Branding is a strong feature of the battery market with a high degree of loyalty to the leading brands with 43% of consumers purchasing only one brand and 30% purchasing just two brands [Appendix A]. This is further demonstrated by the domination of Duracell accounting for over a third of volume sales in the market, with Energizer following with just under a quarter of the market. The strength of branding is maintained with strong marketing and fierce promotional competition. The nearest competitor, Panasonic taking just 10% of the market, leaving just under 20% to the rest of the brands and just over 10% to the own-label brands8. In 2006, 92% of adults claimed to have purchased either of the two main brands showing an upward trend of 5% [Appendix B] towards the branding stronghold.
Appendix C outlines the brand equity/market share relationship for purposes of brand development. Duracell being placed in the top-right as it has a strong brand equity and high market share. Panasonic would be placed top-left with high brand equity and low market share.
Marketing is a process of combining the needs of the organisation with external demands. All factors of the marketing mix play a role in achieving a high market share; good advertising, effective point of sale, good packaging, effective price structure but branding is at fundamental to the marketing strategy. Branding can be seen as the key differentiator Ð’â€“ by differentiating its product and giving the company unique values, a company effectively narrows the choice to the consumer in a wide marketplace.
In the battery market, the USP for Duracell was Ð’â€˜lasts longer' and for Energizer was Ð’â€˜longer lasting power'. As the message was not dissimilar, the marketing mix was key to supporting the branding message of value and reliability.
The two companies have held a long running battle over Ð’â€˜mascot' branding. The Duracell bunny predates the Ð’â€˜Energizer Bunny', which began as a parody of the Ð’â€˜collectible' Duracell bunny toys. The Energizer bunny has been appearing in television commercials since 1989 and is a single rabbit whereas the Duracell bunnies are a species.
The Duracell bunny was originally trademarked for use in the US and other countries but Duracell failed to renew its US trademark of the bunny and lost it. Energizer seeing an opportunity trademarked a new bunny for its use.
The Energizer Bunny however only appears in the U.S. as Duracell holds the rights for Europe.
DURACELL BUNNY ENERGIZER BUNNY
Advertising is heavily seasonal to match the market with over 60% of expenditure falling in the last quarter. The top two companies set trends in advertising/promotions however since 2005 spending is in decline as manufacturers are now targeting the premium purchaser.
Duracell was the first to move into the metallic look with their copper-top batteries with Energizer following with their less successful metallic Silver/black look.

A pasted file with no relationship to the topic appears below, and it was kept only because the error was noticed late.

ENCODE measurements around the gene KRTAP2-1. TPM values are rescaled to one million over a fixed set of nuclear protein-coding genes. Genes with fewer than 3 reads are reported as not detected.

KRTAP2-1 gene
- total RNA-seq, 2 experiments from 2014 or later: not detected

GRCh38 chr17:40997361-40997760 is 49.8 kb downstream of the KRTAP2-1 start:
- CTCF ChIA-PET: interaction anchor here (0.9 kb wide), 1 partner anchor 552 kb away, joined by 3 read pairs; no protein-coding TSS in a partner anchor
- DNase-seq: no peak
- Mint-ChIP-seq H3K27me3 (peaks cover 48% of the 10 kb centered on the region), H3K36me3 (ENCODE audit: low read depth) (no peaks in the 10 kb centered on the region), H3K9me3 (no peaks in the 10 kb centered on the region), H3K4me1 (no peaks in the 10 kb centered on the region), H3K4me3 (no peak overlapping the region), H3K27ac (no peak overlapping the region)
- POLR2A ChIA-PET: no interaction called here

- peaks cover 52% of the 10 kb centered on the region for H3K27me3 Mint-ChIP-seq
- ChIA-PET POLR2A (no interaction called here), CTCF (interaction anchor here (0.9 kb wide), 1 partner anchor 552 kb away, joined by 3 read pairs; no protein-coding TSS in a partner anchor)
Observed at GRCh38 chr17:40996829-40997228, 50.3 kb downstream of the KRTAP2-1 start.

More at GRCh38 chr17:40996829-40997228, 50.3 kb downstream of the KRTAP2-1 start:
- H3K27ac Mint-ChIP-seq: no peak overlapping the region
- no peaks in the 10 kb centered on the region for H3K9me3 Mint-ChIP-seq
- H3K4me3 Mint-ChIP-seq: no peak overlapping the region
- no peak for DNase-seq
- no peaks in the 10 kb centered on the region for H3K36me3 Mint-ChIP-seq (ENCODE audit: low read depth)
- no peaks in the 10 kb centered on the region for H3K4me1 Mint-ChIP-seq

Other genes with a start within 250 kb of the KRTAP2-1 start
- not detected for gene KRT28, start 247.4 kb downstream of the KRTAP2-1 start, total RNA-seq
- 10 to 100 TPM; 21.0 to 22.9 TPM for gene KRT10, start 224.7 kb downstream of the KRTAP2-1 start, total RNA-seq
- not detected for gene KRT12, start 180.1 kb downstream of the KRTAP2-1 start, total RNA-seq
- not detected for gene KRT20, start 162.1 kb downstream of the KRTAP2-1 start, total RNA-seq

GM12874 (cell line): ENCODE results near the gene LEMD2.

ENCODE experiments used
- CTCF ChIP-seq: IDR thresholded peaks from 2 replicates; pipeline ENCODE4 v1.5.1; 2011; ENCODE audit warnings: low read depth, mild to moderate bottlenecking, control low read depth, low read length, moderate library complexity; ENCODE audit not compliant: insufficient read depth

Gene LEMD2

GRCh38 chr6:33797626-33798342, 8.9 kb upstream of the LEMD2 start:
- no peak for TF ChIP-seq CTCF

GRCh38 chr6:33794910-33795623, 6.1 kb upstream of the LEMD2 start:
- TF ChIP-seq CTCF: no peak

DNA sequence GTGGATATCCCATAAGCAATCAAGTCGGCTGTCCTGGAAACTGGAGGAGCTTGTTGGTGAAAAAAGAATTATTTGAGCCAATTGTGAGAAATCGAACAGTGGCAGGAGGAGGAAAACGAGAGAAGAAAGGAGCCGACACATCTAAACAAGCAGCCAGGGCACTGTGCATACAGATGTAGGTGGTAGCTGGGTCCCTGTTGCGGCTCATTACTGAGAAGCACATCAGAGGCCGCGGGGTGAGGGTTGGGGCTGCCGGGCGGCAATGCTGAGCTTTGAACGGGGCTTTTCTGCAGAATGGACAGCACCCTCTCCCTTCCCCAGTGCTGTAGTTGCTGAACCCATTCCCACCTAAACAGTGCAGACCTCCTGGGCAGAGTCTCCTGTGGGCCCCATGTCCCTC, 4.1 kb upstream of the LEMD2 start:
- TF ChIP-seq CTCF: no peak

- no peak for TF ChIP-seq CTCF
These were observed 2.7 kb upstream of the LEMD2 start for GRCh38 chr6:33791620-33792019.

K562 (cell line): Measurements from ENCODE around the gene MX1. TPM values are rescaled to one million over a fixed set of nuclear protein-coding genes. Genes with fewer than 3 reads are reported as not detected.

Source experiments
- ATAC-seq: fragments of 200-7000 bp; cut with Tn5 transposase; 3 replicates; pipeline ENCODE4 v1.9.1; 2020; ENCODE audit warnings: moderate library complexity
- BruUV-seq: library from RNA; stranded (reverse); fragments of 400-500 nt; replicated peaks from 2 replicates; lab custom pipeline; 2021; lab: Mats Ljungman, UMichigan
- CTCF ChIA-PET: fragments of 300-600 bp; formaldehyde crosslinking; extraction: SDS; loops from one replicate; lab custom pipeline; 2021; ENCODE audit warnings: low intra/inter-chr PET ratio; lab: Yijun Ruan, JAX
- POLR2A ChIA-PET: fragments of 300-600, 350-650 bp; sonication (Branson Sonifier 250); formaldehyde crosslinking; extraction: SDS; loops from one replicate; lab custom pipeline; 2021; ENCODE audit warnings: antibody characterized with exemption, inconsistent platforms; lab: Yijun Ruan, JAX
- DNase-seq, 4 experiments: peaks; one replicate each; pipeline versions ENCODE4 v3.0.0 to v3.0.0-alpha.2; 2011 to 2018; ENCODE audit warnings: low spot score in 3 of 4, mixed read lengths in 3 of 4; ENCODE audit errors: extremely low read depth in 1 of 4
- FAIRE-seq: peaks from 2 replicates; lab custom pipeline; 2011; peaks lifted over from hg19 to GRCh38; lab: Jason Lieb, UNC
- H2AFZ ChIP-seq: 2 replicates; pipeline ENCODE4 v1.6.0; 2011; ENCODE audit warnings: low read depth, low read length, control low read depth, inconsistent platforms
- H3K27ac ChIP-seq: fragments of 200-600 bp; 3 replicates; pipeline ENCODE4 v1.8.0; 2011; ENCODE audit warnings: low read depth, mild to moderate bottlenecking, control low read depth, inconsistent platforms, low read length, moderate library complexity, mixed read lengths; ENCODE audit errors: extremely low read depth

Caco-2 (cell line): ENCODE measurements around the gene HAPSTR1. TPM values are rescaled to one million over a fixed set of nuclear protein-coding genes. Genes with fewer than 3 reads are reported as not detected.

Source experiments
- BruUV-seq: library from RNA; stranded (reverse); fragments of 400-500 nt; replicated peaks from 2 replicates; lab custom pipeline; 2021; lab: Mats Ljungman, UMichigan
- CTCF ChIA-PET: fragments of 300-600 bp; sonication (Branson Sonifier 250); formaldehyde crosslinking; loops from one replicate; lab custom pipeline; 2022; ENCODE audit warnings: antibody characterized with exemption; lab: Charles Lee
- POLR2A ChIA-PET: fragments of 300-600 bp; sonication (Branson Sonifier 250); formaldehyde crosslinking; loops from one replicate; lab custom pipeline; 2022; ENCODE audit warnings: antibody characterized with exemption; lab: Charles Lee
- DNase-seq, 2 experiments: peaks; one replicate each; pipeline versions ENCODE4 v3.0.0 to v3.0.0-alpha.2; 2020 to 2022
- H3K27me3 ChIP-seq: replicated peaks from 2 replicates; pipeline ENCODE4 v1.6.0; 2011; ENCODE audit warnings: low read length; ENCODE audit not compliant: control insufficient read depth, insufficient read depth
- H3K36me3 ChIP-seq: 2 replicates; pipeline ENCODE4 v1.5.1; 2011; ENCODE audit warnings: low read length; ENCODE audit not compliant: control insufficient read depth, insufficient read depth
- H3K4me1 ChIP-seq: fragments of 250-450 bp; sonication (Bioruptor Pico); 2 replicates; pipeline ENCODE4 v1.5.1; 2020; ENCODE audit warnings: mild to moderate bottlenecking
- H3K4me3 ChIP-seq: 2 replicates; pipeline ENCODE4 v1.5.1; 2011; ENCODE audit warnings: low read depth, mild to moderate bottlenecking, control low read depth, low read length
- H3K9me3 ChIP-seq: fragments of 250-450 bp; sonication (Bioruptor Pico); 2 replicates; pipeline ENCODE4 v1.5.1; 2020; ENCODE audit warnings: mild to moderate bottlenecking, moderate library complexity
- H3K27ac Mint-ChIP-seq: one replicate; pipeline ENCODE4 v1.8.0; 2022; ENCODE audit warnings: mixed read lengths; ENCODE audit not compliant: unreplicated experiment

The battery industry has become a victim of its own success in that, fierce price promotions have meant that although battery sales keep rising, reported spend has stayed relatively static. With the UK average price per unit of dry-cell batteries being 67p 2001 compared with just 65p 2006; demonstrating the significant effect the price-war has had on this market [appendix D].
Batteries are in most instances an impulse purchase. One of the key factors in selling batteries is therefore availability. Panasonic's third position in the market place is based on the well-established convenience sector . Convenience stores with long hours traditionally catered for the distress purchasers however supermarkets now lead sales in both the advance and distress sales having increased opening hours.
The market has enjoyed stability derived from the rise in the growth of consumer electronics, battery-powered toys and digital equipment. The environmentalists have also seen the increase in demand for rechargeable batteries and consequently development into premiumisation and focus on rechargeables with differentiated product marketing is now seen as the key target for growth. The major brands offer sub-brands to identify their specialist product range whilst retaining the concepts of the Ð’â€˜umbrella brand' such as DuracellSupreme; Duracell Powerpix and Energizer Ulitimate; Energizer Lithium.
Despite appealing to the mass market, it is evident when applying the BCG Matrix marketing tool (Appendix E) to plot the position of the major players, that no companies are enjoying major growth in the current stagnant market. It is for this reason that they are looking to move into specialised areas, utilising their existing brand recognition and potential growth development area.
This follows the guidelines laid down by Ansoff (Appendix F) which companies should first look for growth opportunities within market penetration and then either additional markets or produce new/adapted products to satisfy existing customers. This is the preferred route of the two main players in retaining the existing line to satisfy the existing penetration and in product development for the new high-power specialised market.
The battery market has seen a fierce battle over sovereignty of brand leadership with Duracell taking the clear lead. Although Energizer were the original leaders in the marketplace in the form of Ð’â€˜Eveready', as the market moved into new lithium technology, they were slow to react and Duracell were a strong marketing force. The Ð’â€˜bunny' fight was instrumental in the war and so was the choice of colour-coding in the packaging. As both companies have now chosen to focus on a specialised market, Duracell electing the music industry and Energizer focussing on the gadget-world, it is yet to see which will emerge victorious.